Measuring Rents

How quickly are rents increasing? And how will this impact measures of inflation?

Earlier I wrote: The Rapid Increase in Rents, What is happening? Why? And what will happen.

Today, I’m going to take a step back and discuss measuring rents. Historically I’ve used Owners' equivalent rent of residences (OER) as a measure of rent (part of the monthly CPI report from the BLS). For example, when I present the house price-to-rent ratio, I use the Case-Shiller National index for house prices, and OER for rent.

However, several sources are reporting a recent sharp increase in rents, and the OER is not capturing this - yet.

First, here is a graph of several measures of rent since 2000: OER, Rent of shelter, Rent of primary residence, Zillow Observed Rent Index (ZORI), and ApartmentList.com. (all set to 100 in January 2017)

Note: For a discussion on how OER, and Rent of primary residence are measured, see from the BLS: How the CPI measures price change of Owners’ equivalent rent of primary residence (OER) and Rent of primary residence (Rent)

OER, Rent of shelter, and rent of primary residence have mostly moved together. The Zillow index started in 2014, and the ApartmentList index started in 2017. Here is a graph of the year-over-year (YoY) change for these measures since January 2015. All of these measures are through Aug 2021, except ApartmentList is through Sept 2021.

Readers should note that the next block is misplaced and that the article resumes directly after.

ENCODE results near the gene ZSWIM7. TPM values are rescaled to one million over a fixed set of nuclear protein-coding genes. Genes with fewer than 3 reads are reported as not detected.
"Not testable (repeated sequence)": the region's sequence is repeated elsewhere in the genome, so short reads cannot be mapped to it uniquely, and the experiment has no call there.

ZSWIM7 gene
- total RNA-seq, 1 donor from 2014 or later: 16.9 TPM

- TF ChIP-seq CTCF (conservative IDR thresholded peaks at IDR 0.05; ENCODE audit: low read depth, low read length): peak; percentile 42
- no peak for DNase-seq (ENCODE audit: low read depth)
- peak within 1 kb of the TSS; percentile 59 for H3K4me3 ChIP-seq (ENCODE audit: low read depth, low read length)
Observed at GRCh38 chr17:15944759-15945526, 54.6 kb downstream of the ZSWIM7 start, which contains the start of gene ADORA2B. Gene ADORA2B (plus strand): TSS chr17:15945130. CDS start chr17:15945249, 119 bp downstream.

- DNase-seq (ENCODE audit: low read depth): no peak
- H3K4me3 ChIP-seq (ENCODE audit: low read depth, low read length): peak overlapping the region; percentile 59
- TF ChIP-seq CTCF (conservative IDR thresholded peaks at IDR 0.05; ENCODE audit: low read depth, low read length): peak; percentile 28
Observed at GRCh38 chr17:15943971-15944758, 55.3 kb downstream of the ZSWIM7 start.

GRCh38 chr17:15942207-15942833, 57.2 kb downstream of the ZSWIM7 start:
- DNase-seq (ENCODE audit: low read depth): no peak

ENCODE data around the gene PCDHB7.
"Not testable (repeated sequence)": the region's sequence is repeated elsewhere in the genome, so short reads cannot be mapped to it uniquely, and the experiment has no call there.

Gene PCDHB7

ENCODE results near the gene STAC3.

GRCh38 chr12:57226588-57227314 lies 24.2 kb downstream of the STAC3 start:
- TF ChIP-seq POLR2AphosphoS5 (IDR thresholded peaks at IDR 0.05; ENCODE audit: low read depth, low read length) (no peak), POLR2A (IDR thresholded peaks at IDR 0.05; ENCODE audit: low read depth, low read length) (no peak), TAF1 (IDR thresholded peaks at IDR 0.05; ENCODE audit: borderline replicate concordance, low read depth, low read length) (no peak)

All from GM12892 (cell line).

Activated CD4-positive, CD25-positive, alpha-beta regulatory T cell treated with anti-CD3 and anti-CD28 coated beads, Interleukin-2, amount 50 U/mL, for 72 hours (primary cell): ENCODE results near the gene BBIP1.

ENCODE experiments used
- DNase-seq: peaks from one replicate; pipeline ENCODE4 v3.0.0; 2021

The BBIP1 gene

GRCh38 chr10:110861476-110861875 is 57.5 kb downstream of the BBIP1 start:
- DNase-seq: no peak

The Zillow measure is up 7.4% YoY as of August, and the ApartmentList measure is up 15.1% as of September. Both the Zillow measure (a repeat rent index), and ApartmentList are showing a sharp increase in rents. From Zillow:

“ZORI is a repeat-rent index that is weighted to the rental housing stock to ensure representativeness across the entire market, not just those homes currently listed for-rent.”

And from ApartmentList:

At Apartment List, we estimate the median contract rent across new leases signed in a given market and month. To capture how rents change in a market over time, we estimate the expected price change that a rental unit should experience if it were to be leased today.

Both of these measures reflect new leases, whereas most rental units don’t turnover every year (as captured by the BLS measures). Adam Ozimek, Chief Economist at @Upwork explained this succinctly:

But this sharp increase in new leases should spill over into the consumer price index over the next year. CoreLogic Chief Economist Frank Nothaft has an excellent discussion of rent on inflation: The Role of Rent in Inflation Measurement

[W]e have noticed that the owners’ equivalent rent generally lags the CoreLogic Single-Family Rent Index by nearly 12 months … If this relationship continues in the coming year, then the owners’ equivalent rent growth will quicken and be a headwind to lower inflation.

CoreLogic also tracks rents for single family homes: Single-Family Rent Growth Reaches Another Record High in July, CoreLogic Reports This index for single family homes.

July 2021 data shows a national rent increase of 8.5% year over year, up from a 1.7% year-over-year increase in July 2020.

And Rick Palacios Jr., Director of Research at John Burns Real Estate Consulting has provided some data on twitter. Quite a few cities are showing 10%+ rent growth for single family homes.

Clearly rents are increasing sharply, and we should expect this to spill over into measures of inflation in 2022. I’ll have much more on rents.

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